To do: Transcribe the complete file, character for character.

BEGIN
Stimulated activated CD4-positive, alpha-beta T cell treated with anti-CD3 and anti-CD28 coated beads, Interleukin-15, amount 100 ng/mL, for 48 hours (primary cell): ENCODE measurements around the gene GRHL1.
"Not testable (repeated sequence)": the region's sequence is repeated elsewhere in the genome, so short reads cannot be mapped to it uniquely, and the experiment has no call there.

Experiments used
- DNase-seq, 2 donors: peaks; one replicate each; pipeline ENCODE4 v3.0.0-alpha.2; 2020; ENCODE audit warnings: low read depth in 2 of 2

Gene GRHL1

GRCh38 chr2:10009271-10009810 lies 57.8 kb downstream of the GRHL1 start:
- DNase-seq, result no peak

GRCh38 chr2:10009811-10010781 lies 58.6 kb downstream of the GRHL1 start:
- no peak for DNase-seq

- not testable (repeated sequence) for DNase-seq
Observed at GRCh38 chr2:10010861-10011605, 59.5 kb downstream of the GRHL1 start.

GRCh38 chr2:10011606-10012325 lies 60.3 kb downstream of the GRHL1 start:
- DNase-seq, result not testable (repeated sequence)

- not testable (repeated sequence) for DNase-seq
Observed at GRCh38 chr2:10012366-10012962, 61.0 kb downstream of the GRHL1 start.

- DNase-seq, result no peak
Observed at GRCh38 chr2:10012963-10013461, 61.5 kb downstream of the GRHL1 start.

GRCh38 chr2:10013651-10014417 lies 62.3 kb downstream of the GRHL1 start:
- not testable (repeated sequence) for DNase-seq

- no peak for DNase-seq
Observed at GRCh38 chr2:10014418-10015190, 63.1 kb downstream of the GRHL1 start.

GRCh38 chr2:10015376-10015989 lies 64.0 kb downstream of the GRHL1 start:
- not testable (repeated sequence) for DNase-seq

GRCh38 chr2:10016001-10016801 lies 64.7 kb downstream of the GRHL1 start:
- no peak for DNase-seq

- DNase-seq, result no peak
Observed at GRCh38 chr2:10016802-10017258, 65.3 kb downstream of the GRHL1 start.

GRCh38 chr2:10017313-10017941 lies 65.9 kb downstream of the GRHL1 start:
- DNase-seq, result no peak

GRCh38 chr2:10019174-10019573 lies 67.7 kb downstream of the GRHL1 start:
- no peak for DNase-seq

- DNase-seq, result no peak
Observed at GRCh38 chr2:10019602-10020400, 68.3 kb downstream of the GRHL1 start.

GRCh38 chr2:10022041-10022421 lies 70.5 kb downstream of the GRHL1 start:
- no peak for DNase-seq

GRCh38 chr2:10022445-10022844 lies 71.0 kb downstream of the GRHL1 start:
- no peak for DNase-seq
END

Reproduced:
Stimulated activated CD4-positive, alpha-beta T cell treated with anti-CD3 and anti-CD28 coated beads, Interleukin-15, amount 100 ng/mL, for 48 hours (primary cell): ENCODE measurements around the gene GRHL1.
"Not testable (repeated sequence)": the region's sequence is repeated elsewhere in the genome, so short reads cannot be mapped to it uniquely, and the experiment has no call there.

Experiments used
- DNase-seq, 2 donors: peaks; one replicate each; pipeline ENCODE4 v3.0.0-alpha.2; 2020; ENCODE audit warnings: low read depth in 2 of 2

Gene GRHL1

GRCh38 chr2:10009271-10009810 lies 57.8 kb downstream of the GRHL1 start:
- DNase-seq, result no peak

GRCh38 chr2:10009811-10010781 lies 58.6 kb downstream of the GRHL1 start:
- no peak for DNase-seq

- not testable (repeated sequence) for DNase-seq
Observed at GRCh38 chr2:10010861-10011605, 59.5 kb downstream of the GRHL1 start.

GRCh38 chr2:10011606-10012325 lies 60.3 kb downstream of the GRHL1 start:
- DNase-seq, result not testable (repeated sequence)

- not testable (repeated sequence) for DNase-seq
Observed at GRCh38 chr2:10012366-10012962, 61.0 kb downstream of the GRHL1 start.

- DNase-seq, result no peak
Observed at GRCh38 chr2:10012963-10013461, 61.5 kb downstream of the GRHL1 start.

GRCh38 chr2:10013651-10014417 lies 62.3 kb downstream of the GRHL1 start:
- not testable (repeated sequence) for DNase-seq

- no peak for DNase-seq
Observed at GRCh38 chr2:10014418-10015190, 63.1 kb downstream of the GRHL1 start.

GRCh38 chr2:10015376-10015989 lies 64.0 kb downstream of the GRHL1 start:
- not testable (repeated sequence) for DNase-seq

GRCh38 chr2:10016001-10016801 lies 64.7 kb downstream of the GRHL1 start:
- no peak for DNase-seq

- DNase-seq, result no peak
Observed at GRCh38 chr2:10016802-10017258, 65.3 kb downstream of the GRHL1 start.

GRCh38 chr2:10017313-10017941 lies 65.9 kb downstream of the GRHL1 start:
- DNase-seq, result no peak

GRCh38 chr2:10019174-10019573 lies 67.7 kb downstream of the GRHL1 start:
- no peak for DNase-seq

- DNase-seq, result no peak
Observed at GRCh38 chr2:10019602-10020400, 68.3 kb downstream of the GRHL1 start.

GRCh38 chr2:10022041-10022421 lies 70.5 kb downstream of the GRHL1 start:
- no peak for DNase-seq

GRCh38 chr2:10022445-10022844 lies 71.0 kb downstream of the GRHL1 start:
- no peak for DNase-seq